Thursday, August 27, 2009

Paper on Parade: The Power of Cuteness

You know the experience -- you ask that lovely young lady at the counter for a tapioca pearl milk tea and she replies in a voice two octaves too high, through the nose. I just want to throttle her. Yes, I hate cute. I'd like to see the expression hao ke ai! nuked out of the universe. So naturally, this episode of my irregular feature Paper on Parade looks at a paper that repeatedly uses that odious term....

This paper explores an issue that has become much discussed in Taiwan in the last two decades -- infantilization, in this case, with respect to females. The Power of Cuteness: Female Infantilization in Taiwan by Tzu-i Chuang, argues that
It appears that as a style and manner, cuteness in Taiwan is slowly shifting from unconsciously embodied “habitus” to a kind of performance. In other words, whereas in the past cute behaviors conformed closely to the social expectations of women and were second nature, in recent years similar behaviors are often displayed with a certain level of playfulness or even cynicism due to growing awareness among Taiwanese women of the social implications of acting cute.
In other words, whereas before women were become unconsciously but fully acculturated to acting cute, now they act cute because of the power it gives them over men, and because they are aware of the social advantages.

Chuang begins:
"The Chinese word ke’ai, usually translated as cute or cuteness, literally means “lovable” or “adorable.” In general understanding, ke’ai is embodied in a person, animal or small object that arouses feelings of pity, tenderness, and a desire to take care of it. Linguistic anthropologist Catherine Farris describes the word ke’ai as one among many vocabularies that are covertly marked as feminine."
She notes that ke'ai has a broader range than cute in English, covering anything small, diminutive size being a key concept in it. Thus both puppies and insects can be ke'ai.

Drawing on Farris, she observes that "cuteness is believed by many to be intrinsic to the female sex and so expected of all women, especially of those who are at an age for courtship and marriage." Both the models of cuteness and the high regard for it, are unconsciously inculcated in the social identity of local females, reflecting, but also naturalizing, their asymmetrical status in Taiwan society. Children learn the necessary behaviors early. Again following Farris, Chuang writes:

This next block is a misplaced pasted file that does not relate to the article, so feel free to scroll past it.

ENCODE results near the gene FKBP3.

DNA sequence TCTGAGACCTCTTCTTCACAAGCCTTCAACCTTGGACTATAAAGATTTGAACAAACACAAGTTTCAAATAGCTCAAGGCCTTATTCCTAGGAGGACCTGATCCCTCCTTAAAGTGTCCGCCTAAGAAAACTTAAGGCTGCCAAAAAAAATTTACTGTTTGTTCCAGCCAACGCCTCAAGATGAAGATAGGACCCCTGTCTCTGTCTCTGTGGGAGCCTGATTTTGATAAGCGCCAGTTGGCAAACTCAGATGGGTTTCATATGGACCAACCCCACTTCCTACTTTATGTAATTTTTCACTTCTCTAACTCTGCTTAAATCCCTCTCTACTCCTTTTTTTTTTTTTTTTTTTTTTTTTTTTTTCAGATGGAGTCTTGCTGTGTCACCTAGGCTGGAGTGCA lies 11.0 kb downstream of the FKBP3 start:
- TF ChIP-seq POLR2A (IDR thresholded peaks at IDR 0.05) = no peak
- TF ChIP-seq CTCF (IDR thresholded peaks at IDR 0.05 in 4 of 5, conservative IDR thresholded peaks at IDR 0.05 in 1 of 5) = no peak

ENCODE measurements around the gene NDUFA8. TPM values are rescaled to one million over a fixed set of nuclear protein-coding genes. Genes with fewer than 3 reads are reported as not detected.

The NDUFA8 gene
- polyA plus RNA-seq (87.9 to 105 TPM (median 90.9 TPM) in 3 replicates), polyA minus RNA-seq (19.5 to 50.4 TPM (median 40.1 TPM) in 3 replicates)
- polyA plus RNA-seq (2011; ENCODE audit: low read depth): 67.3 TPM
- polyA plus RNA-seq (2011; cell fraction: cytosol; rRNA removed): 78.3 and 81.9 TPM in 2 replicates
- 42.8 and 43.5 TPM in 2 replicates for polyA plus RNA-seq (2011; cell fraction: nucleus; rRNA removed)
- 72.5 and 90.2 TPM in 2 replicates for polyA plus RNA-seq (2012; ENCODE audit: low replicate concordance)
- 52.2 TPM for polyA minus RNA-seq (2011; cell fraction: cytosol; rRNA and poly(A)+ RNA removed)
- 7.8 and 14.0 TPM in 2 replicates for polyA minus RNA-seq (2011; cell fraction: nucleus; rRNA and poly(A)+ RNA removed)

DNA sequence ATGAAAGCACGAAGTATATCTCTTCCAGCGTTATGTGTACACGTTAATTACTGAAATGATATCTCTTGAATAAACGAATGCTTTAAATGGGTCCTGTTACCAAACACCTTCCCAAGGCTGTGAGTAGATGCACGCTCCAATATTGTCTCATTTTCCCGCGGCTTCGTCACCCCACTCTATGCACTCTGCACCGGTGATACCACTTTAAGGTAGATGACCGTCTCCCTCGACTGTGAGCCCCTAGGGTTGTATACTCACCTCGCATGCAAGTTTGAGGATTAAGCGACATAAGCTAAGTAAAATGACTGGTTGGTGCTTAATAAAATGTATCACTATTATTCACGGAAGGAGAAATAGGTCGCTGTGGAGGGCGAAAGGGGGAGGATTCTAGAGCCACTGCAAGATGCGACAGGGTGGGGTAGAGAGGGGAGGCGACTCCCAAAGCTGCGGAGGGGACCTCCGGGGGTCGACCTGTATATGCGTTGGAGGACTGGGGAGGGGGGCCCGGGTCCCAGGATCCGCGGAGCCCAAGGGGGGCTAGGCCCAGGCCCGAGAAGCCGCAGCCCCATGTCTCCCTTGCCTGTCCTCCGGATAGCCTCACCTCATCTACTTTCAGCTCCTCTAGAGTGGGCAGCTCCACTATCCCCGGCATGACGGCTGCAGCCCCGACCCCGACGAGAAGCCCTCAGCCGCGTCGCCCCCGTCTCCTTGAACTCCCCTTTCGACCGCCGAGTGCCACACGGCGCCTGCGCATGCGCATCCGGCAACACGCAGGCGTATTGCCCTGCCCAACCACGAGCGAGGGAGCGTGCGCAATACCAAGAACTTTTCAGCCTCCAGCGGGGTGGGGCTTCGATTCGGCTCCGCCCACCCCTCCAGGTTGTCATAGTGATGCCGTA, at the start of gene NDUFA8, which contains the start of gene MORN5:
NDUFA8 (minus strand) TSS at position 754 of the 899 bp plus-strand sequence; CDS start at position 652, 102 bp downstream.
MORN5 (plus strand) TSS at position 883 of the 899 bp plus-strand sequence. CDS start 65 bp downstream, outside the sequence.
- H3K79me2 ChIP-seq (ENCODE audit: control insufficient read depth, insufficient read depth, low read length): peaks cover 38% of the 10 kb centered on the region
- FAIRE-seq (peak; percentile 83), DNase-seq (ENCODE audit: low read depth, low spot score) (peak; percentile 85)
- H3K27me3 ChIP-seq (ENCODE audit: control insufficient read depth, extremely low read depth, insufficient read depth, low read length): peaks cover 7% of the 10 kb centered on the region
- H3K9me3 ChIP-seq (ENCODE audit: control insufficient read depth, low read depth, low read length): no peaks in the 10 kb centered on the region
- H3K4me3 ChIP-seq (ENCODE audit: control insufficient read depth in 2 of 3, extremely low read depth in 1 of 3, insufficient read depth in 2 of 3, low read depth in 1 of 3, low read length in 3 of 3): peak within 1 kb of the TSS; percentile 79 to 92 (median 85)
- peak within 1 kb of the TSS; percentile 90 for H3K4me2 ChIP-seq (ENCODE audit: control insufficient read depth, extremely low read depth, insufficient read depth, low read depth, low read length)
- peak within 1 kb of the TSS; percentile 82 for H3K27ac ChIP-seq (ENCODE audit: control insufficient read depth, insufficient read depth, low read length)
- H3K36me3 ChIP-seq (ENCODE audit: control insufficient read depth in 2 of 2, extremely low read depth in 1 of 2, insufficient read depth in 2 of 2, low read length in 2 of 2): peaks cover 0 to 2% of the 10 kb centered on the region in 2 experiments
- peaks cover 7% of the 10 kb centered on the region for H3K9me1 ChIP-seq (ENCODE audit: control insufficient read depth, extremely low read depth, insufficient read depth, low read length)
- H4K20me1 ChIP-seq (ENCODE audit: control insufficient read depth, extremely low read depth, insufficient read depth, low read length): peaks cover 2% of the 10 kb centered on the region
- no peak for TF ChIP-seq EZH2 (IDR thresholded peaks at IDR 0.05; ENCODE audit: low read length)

Native speakers understand such behavior as sajiao, which has two related meanings: (1) “to show pettiness, as a spoiled child,” and (2) “to pretend to be angry or displeased, as a coquettish young woman.” Elaborating further on the definition, sajiao can be referred to as “a communication style that spoiled children of both sexes, and young (particularly unmarried) women engage in when they want to get their way from an unwilling parent/boyfriend/husband.”
Sajiao has its own voice quality:
the “standard woman’s voice” observed by social linguists often tends toward “the young and immature, warm and respectful, sometimes having bashful overtones or even a petulant air.”
..and of course, sajiao speakers nasalize final vowel particles. Ugh. An additional feature is unnecessary duplication of syllables -- calling a dog gou gou or a car che che.

Chuang locates the cultural logic of modern female cuteness in the Confucian ideal that women must be "humble, yielding, and reverential" in relation to men. She notes:
Since the early 1900s, such an ideal is embodied in the nationally celebrated image of xianqi liangmu, meaning “good wife and virtuous mother.” The discourse of xianqi liangmu preached the importance of women’s education in the belief that educated women make better wives and mothers, better housekeepers and citizens. Thus the major purpose of educating women was to enable them to teach and rear children more effectively instead of helping them pursue self-fulfillment.
As an aside, this discourse offers one-half of the Madonna/Whore pairing so common in honor/shame cultures like China's. In Taiwan the KMT continued to celebrate International Women's Day until 1996, when, during the transition from a six-day work week to a five-day work week, it was folded into Children's Day to make Women and Children's Day -- quite a comment on the status of women in Taiwan.